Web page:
Digital PCR systems are widely accepted as a common and effective life science research tool and are beginning to enter the clinical market. France's Stilla Technologies has released a high-throughput digital PCR system, Naica HT, which is four times more efficient than the new Opal chip.
In addition, the company released a six-color digital PCR detection system development program to enhance the system's detection capabilities and seek opportunities to collaborate with diagnostics and diagnostic reagent manufacturers.
Caroline Charky, vice president of business operations at Stilla, unveiled the high-throughput digital PCR system Naica HT and the new Opal chip at the February 2015 SLAS Conference (Laboratory Automation and Screening Conference), which can detect ≥240 samples per day and The conference won the NPA New Product Award.
Charky said, "Opal chips use the same microfluidic technology as the first-generation Naica system to generate droplets inside the chip. The high-throughput Naica HT platform and Opal chip increase sample size compared to the first-generation Naica system. And more competitive in terms of price."
The Naica digital PCR system consists of three parts: the Geode device includes automated droplet generation and PCR amplification steps, and PCR amplification on a self-assembled droplet array takes approximately one hour. The Prime3 microdrop reading analysis system reads three-color fluorescence and reads 12 samples in 10 minutes. Crystal Miner data analysis can automatically identify each negative-positive droplet in the three-color fluorescence and finally calculate the absolute content of the target DNA.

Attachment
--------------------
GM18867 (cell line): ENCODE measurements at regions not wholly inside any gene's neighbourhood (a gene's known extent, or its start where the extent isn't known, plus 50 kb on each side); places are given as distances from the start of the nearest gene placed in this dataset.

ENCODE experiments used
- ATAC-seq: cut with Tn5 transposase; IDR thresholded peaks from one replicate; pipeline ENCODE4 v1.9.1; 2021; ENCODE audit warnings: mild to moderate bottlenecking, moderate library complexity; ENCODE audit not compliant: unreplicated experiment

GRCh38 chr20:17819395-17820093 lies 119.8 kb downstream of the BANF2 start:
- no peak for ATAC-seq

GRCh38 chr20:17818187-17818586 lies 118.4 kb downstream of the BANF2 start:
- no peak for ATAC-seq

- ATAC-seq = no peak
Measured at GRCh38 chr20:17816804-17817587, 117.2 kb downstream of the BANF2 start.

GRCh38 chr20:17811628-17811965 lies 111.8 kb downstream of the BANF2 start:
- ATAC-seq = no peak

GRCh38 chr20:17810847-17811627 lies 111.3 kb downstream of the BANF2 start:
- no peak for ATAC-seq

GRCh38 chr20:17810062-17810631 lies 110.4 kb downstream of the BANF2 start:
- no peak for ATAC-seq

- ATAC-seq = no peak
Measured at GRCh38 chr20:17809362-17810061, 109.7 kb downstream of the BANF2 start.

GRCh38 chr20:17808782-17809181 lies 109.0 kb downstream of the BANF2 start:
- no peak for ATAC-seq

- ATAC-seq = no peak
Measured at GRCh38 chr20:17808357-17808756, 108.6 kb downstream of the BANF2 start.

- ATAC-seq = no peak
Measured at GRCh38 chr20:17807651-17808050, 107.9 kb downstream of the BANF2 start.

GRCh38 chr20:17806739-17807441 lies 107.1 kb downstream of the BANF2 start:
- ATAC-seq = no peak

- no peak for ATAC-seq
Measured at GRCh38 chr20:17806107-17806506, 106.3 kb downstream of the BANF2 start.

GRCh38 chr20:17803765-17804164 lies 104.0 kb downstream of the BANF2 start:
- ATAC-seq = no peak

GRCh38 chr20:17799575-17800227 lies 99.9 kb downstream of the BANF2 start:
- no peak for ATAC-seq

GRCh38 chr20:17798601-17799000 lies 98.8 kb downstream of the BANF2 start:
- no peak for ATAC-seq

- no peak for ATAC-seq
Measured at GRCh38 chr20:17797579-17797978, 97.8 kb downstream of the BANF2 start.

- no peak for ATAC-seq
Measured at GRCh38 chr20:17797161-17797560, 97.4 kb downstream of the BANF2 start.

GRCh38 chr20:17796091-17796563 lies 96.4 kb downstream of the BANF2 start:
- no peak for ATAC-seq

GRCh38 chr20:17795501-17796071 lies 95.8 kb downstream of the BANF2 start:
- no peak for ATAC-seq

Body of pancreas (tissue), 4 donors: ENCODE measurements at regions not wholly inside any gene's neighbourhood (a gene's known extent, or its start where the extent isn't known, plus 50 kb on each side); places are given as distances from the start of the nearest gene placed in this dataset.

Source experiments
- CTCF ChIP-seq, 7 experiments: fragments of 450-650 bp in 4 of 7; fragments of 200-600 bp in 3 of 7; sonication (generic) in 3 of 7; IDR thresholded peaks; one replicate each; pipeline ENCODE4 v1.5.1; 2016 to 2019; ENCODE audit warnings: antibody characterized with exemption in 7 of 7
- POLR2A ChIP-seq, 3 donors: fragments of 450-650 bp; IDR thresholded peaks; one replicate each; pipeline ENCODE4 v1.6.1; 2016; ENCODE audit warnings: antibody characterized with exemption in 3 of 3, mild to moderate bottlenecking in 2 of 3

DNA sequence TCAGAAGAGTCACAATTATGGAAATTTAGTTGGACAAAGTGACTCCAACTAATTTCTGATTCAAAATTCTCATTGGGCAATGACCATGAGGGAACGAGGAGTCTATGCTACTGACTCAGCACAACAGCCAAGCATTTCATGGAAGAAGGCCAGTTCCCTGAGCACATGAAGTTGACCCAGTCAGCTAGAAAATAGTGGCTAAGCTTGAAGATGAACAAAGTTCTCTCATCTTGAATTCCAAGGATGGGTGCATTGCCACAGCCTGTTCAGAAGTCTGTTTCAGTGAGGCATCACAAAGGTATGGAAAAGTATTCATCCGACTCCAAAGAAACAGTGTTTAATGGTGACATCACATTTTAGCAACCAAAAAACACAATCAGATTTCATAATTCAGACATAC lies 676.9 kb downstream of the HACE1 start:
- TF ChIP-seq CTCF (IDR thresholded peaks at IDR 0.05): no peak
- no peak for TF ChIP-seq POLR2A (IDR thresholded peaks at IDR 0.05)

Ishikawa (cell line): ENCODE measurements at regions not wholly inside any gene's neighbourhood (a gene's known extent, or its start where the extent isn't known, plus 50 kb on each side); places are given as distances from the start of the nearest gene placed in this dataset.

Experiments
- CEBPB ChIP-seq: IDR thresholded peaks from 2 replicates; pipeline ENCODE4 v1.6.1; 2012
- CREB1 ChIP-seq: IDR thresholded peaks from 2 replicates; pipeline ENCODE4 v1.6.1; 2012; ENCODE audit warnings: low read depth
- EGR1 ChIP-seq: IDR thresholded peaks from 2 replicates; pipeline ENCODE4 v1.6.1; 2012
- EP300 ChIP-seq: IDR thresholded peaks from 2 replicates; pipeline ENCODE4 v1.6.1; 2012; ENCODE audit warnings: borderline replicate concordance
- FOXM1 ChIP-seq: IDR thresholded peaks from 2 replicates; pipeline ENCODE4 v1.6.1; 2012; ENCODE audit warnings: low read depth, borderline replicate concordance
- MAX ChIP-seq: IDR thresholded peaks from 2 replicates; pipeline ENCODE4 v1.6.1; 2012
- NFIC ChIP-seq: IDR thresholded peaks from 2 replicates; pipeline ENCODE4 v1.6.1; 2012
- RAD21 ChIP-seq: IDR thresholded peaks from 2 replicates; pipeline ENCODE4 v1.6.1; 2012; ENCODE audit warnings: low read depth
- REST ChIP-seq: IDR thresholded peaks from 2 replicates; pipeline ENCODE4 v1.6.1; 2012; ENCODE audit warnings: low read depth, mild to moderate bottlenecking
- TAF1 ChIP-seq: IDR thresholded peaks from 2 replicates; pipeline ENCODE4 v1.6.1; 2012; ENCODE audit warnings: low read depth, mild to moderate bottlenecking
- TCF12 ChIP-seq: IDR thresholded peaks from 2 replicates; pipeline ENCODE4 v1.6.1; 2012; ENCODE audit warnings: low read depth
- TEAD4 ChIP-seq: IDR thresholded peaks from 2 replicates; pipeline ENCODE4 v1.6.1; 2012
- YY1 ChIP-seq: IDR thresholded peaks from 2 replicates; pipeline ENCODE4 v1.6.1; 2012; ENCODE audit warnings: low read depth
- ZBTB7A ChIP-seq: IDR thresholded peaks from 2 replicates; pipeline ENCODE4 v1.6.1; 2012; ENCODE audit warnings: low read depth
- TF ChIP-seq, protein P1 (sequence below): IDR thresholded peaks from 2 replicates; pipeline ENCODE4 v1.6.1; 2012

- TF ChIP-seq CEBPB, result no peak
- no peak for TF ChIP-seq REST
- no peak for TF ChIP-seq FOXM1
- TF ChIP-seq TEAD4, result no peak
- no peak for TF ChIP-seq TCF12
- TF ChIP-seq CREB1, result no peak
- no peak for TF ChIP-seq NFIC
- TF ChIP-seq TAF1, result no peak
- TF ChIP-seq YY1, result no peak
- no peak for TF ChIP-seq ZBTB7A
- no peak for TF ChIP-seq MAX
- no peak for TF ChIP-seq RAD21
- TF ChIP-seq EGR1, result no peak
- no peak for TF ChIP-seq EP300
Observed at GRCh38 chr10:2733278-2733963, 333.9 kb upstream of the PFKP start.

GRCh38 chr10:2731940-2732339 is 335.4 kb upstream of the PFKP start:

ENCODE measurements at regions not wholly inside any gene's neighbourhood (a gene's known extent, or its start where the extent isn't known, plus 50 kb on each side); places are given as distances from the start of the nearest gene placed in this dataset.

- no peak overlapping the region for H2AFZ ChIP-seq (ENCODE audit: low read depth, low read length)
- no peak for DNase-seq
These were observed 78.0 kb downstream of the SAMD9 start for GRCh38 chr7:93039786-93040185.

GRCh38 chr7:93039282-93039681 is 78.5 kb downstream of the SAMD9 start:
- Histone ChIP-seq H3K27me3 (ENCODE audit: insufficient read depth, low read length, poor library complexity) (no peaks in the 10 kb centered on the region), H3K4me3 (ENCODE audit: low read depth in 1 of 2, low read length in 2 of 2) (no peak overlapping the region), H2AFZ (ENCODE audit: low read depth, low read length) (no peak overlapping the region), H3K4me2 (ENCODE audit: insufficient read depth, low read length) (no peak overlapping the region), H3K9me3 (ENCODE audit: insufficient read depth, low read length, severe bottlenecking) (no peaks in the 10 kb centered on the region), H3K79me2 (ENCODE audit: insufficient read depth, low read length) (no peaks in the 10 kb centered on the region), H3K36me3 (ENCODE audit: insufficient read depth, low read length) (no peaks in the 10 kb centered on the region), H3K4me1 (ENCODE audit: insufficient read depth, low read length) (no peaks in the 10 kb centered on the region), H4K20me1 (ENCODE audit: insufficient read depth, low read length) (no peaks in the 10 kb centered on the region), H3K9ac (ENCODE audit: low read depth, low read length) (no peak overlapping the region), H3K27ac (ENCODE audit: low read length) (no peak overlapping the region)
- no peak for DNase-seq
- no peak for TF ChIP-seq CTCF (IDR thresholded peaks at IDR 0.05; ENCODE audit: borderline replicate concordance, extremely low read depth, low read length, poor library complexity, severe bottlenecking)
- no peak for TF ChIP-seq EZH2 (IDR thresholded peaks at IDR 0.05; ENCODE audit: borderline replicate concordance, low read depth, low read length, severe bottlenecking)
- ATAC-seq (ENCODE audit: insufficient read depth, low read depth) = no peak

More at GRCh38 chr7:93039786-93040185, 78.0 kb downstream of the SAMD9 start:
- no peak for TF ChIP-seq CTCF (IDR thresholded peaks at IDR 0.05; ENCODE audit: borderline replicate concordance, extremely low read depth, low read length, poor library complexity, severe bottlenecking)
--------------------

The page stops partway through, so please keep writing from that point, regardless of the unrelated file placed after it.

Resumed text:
"The Sapphire chip used in the Naica digital PCR system is the first generation chip, capable of running 4 samples, can run 3 chips at a time, and can do ≥ 60 samples per day. However, many customers in Europe, Asia, and the United States have Qualcomm. The volume requirement, now in conjunction with the Naica HT high-throughput digital PCR system, allows 16 samples to be run simultaneously on an Opal chip of the same size as Sapphire, and 48 samples can be run in a single reaction," Charky said.
During the market research, Stilla found that some laboratories, especially food testing, and oncology applications, such as concomitant diagnosis and drug monitoring of cancer patients, and large qPCR laboratories that require digital PCR to verify negative results, have Qualcomm. The amount of demand.
The Naica HT high-throughput digital PCR system is also capable of three-color multiple reactions with five hours of experimentation per day for 2.5 hours, Charky said: “The Naica HT high-throughput digital PCR system can perform 240 sample tests per day. That is, 720 target genes can be detected."
The Opal chip has a smaller reaction volume than the Sapphire chip.